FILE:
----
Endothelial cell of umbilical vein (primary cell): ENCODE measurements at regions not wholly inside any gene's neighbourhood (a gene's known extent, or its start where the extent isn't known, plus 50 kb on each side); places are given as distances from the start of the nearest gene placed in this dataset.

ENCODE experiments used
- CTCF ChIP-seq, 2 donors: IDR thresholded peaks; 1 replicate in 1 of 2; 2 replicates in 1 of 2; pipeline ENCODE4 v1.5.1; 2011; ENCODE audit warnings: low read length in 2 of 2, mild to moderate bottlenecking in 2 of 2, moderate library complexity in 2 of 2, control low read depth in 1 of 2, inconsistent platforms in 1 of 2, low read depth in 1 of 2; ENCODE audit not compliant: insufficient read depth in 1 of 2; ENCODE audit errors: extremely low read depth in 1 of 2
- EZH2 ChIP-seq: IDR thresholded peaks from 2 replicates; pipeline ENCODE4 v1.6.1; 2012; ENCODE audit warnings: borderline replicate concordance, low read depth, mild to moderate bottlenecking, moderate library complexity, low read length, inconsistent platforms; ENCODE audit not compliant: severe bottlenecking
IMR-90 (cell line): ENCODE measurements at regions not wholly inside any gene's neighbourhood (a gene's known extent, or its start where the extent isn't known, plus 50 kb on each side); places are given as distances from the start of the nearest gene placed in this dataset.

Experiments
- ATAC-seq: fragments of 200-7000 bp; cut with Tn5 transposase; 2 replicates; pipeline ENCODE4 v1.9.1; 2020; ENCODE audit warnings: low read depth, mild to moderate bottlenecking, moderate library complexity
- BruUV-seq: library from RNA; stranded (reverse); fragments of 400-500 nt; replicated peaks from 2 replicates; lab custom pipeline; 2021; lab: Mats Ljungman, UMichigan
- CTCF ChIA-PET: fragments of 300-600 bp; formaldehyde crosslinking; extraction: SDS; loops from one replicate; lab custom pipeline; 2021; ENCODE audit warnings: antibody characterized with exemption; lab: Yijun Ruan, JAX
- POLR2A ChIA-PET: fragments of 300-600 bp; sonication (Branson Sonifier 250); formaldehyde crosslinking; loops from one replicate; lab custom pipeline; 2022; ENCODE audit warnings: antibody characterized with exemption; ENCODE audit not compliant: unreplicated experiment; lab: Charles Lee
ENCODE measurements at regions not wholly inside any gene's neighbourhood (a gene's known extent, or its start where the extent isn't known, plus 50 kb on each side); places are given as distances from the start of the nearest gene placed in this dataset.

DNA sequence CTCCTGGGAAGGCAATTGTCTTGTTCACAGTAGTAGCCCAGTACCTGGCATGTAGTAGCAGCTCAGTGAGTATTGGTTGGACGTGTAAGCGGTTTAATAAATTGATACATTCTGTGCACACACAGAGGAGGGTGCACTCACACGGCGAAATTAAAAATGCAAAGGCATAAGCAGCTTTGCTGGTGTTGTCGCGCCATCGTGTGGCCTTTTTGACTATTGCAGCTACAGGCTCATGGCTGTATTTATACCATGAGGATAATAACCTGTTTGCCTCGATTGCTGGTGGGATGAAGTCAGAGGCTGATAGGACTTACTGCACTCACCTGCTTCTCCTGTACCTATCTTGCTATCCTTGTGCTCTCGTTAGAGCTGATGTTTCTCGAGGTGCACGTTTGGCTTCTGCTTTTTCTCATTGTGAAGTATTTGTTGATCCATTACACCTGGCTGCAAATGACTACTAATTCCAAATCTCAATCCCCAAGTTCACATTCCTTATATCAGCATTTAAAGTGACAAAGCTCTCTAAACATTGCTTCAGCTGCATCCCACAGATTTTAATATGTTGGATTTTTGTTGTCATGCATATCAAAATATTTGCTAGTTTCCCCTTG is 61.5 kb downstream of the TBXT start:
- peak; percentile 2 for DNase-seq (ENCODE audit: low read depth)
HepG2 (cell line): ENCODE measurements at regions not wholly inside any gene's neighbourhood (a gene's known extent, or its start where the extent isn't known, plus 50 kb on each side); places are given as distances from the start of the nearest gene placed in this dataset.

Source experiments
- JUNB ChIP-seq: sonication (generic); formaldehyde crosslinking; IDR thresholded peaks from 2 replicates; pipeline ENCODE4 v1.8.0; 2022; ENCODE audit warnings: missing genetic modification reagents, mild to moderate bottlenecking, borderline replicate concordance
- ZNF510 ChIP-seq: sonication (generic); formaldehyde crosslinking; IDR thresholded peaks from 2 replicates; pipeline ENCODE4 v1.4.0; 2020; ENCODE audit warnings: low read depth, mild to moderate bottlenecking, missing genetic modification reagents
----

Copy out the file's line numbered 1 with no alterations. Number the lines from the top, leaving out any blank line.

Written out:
Endothelial cell of umbilical vein (primary cell): ENCODE measurements at regions not wholly inside any gene's neighbourhood (a gene's known extent, or its start where the extent isn't known, plus 50 kb on each side); places are given as distances from the start of the nearest gene placed in this dataset.